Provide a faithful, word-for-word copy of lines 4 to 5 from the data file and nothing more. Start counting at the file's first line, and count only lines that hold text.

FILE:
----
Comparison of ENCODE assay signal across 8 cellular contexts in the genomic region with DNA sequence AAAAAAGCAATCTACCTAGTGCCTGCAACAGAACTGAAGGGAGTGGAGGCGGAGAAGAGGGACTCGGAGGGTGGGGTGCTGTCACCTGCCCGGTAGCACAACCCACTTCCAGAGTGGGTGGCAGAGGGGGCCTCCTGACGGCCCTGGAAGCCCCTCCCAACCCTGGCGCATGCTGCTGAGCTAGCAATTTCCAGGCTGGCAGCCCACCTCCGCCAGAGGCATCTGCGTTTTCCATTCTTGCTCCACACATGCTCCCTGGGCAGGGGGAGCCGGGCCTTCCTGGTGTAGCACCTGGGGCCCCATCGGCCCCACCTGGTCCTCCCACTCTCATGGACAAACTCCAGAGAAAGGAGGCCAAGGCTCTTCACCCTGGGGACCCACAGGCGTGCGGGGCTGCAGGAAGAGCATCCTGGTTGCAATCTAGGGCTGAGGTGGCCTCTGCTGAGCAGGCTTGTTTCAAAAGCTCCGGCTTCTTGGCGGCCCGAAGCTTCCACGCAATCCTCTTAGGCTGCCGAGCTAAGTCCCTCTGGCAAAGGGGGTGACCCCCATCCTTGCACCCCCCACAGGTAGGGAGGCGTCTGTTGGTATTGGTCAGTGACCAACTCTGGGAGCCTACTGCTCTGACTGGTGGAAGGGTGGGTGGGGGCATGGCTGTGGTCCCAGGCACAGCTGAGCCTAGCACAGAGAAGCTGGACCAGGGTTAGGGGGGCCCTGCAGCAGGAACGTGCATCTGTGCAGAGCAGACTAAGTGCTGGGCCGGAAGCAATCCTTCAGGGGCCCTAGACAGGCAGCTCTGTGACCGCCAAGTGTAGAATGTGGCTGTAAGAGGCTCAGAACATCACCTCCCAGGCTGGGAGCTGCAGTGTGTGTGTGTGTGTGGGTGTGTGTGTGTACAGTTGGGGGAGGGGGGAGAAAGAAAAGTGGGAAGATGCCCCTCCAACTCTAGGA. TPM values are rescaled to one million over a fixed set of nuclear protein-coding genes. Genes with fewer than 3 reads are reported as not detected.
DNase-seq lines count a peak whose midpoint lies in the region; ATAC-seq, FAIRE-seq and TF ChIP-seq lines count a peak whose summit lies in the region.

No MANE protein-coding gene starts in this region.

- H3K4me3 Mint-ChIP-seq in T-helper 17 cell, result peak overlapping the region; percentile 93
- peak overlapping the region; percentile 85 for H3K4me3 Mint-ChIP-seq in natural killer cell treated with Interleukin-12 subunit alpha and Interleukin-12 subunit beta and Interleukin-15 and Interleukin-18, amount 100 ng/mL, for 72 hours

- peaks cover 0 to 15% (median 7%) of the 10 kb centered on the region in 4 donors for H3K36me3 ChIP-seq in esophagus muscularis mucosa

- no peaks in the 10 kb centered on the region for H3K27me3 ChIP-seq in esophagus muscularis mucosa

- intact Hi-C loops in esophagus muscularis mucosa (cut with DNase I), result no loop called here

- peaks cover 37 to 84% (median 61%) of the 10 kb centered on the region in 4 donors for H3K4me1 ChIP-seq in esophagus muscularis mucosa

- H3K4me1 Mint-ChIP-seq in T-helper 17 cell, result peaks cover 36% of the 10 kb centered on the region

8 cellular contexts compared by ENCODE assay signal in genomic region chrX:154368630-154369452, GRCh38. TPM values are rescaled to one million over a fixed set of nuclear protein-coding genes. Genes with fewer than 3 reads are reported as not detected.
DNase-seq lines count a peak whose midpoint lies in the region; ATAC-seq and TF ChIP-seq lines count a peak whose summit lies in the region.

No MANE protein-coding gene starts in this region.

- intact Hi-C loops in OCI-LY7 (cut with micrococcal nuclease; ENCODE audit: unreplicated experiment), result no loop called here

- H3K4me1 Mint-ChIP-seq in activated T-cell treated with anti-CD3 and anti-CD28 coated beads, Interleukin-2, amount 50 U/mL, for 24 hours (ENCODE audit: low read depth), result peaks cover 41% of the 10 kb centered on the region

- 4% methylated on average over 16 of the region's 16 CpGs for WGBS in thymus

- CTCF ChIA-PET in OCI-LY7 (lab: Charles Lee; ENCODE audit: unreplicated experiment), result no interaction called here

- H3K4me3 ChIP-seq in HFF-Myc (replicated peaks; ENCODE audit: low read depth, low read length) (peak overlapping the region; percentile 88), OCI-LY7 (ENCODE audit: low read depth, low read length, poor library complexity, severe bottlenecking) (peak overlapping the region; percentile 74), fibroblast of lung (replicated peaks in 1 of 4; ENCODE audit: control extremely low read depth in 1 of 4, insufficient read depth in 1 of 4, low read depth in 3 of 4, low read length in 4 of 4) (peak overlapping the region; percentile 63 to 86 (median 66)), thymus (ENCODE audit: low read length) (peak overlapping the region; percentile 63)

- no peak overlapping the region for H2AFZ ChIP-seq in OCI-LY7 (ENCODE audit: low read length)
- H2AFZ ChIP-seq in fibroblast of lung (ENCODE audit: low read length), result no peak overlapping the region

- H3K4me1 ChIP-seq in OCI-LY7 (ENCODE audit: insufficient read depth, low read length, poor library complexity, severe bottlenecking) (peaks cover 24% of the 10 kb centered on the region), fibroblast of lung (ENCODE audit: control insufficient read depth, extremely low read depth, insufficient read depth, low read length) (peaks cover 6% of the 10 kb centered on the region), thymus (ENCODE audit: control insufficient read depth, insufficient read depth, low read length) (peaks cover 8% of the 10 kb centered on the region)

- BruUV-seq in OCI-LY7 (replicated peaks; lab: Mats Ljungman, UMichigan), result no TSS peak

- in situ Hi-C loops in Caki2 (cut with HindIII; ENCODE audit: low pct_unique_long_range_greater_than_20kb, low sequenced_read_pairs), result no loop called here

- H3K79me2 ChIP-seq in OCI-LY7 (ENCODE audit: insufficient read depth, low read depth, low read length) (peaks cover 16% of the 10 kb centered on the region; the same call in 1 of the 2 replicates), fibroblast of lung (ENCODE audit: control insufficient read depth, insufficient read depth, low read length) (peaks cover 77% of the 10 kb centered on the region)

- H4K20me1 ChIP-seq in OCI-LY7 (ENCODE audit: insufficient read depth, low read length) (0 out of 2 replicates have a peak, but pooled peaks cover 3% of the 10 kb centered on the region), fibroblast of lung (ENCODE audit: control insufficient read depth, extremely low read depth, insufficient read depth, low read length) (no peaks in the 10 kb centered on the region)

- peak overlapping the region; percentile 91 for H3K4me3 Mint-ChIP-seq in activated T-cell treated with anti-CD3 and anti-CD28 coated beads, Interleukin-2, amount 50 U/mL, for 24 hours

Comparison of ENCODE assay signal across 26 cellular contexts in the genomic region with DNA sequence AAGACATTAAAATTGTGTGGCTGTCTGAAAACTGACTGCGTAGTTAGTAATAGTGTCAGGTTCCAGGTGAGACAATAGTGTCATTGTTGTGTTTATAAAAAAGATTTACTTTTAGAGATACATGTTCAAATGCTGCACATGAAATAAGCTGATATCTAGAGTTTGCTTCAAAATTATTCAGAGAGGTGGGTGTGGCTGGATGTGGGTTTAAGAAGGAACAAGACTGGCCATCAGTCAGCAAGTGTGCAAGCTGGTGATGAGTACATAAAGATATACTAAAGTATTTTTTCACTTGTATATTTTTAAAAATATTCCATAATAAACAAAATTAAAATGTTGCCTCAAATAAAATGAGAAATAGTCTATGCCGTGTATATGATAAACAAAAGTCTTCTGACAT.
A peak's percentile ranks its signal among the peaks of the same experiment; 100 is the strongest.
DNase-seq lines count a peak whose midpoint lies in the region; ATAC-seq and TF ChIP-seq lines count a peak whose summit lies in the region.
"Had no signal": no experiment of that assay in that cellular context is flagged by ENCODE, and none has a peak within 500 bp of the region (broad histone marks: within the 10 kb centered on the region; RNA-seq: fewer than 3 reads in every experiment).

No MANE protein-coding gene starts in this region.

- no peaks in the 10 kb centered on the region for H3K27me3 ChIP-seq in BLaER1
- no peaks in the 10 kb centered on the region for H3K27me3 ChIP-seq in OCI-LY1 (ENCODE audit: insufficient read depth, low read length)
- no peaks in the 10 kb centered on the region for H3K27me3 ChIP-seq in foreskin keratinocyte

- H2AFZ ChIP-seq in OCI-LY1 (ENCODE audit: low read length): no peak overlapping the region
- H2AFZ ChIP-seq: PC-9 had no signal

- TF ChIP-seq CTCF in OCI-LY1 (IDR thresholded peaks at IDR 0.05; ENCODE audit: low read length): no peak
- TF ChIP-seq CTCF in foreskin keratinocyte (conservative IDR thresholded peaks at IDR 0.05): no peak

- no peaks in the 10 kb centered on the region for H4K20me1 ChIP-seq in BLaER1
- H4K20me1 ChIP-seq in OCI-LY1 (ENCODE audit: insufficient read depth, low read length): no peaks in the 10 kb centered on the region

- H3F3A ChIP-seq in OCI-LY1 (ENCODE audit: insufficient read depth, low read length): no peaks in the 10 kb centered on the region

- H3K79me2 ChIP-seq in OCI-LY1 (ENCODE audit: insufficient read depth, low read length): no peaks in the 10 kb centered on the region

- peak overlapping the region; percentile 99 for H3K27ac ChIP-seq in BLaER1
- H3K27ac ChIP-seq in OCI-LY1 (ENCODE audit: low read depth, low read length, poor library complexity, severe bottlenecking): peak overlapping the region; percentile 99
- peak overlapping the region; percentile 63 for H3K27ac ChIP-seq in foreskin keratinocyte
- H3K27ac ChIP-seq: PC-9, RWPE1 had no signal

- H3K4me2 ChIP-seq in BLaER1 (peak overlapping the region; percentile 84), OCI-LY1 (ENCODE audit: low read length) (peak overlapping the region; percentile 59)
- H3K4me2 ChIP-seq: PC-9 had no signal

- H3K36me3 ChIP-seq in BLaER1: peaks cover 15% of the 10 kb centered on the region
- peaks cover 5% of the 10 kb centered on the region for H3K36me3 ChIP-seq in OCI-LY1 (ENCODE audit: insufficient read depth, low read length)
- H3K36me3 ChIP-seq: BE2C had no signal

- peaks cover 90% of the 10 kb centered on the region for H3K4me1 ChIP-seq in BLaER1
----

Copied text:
- H3K4me3 Mint-ChIP-seq in T-helper 17 cell, result peak overlapping the region; percentile 93
- peak overlapping the region; percentile 85 for H3K4me3 Mint-ChIP-seq in natural killer cell treated with Interleukin-12 subunit alpha and Interleukin-12 subunit beta and Interleukin-15 and Interleukin-18, amount 100 ng/mL, for 72 hours